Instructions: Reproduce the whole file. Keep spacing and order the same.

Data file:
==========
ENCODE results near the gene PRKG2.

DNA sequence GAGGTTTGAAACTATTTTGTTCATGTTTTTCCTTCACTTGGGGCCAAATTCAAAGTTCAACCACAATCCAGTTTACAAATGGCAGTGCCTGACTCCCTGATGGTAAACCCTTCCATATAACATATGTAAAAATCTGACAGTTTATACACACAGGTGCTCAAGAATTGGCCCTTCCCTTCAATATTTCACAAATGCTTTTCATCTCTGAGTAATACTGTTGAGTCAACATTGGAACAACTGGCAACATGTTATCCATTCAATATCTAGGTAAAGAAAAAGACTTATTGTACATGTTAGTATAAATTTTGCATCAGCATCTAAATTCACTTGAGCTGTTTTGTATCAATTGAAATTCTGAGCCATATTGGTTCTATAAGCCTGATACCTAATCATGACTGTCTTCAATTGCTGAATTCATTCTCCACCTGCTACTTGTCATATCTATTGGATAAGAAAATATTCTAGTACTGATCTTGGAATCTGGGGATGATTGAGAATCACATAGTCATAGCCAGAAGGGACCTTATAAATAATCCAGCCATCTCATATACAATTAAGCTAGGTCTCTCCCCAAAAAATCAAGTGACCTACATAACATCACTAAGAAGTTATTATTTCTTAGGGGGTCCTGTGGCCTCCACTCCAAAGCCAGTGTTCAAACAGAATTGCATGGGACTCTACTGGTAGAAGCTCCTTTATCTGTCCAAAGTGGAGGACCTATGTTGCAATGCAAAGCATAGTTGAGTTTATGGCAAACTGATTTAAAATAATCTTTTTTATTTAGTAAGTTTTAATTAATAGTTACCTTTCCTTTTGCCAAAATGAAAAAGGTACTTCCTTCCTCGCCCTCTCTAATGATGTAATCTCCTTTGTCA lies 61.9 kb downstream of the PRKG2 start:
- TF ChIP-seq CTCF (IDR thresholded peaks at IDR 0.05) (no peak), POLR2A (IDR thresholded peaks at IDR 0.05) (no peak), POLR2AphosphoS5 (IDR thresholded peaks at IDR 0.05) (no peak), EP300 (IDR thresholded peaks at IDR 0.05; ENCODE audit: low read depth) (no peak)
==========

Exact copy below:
ENCODE results near the gene PRKG2.

DNA sequence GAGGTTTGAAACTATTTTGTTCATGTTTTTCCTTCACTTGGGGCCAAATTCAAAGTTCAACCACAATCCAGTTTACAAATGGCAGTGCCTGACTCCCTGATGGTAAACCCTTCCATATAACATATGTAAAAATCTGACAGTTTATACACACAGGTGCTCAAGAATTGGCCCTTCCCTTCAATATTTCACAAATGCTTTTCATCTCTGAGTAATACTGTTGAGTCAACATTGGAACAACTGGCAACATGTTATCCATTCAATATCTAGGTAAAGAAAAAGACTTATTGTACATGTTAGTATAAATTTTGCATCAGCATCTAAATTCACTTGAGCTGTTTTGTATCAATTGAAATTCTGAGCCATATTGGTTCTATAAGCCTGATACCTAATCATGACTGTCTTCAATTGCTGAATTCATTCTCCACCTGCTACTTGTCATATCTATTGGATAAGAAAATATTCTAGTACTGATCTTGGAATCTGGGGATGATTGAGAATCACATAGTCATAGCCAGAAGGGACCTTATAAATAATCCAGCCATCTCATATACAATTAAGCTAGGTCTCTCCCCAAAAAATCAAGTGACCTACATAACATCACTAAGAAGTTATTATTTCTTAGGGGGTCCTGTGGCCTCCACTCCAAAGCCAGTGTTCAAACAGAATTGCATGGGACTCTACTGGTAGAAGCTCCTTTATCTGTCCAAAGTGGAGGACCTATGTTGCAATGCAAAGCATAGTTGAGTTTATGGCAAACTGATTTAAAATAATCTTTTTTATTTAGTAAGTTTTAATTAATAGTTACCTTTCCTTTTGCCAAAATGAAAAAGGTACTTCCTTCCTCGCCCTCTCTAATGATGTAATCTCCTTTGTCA lies 61.9 kb downstream of the PRKG2 start:
- TF ChIP-seq CTCF (IDR thresholded peaks at IDR 0.05) (no peak), POLR2A (IDR thresholded peaks at IDR 0.05) (no peak), POLR2AphosphoS5 (IDR thresholded peaks at IDR 0.05) (no peak), EP300 (IDR thresholded peaks at IDR 0.05; ENCODE audit: low read depth) (no peak)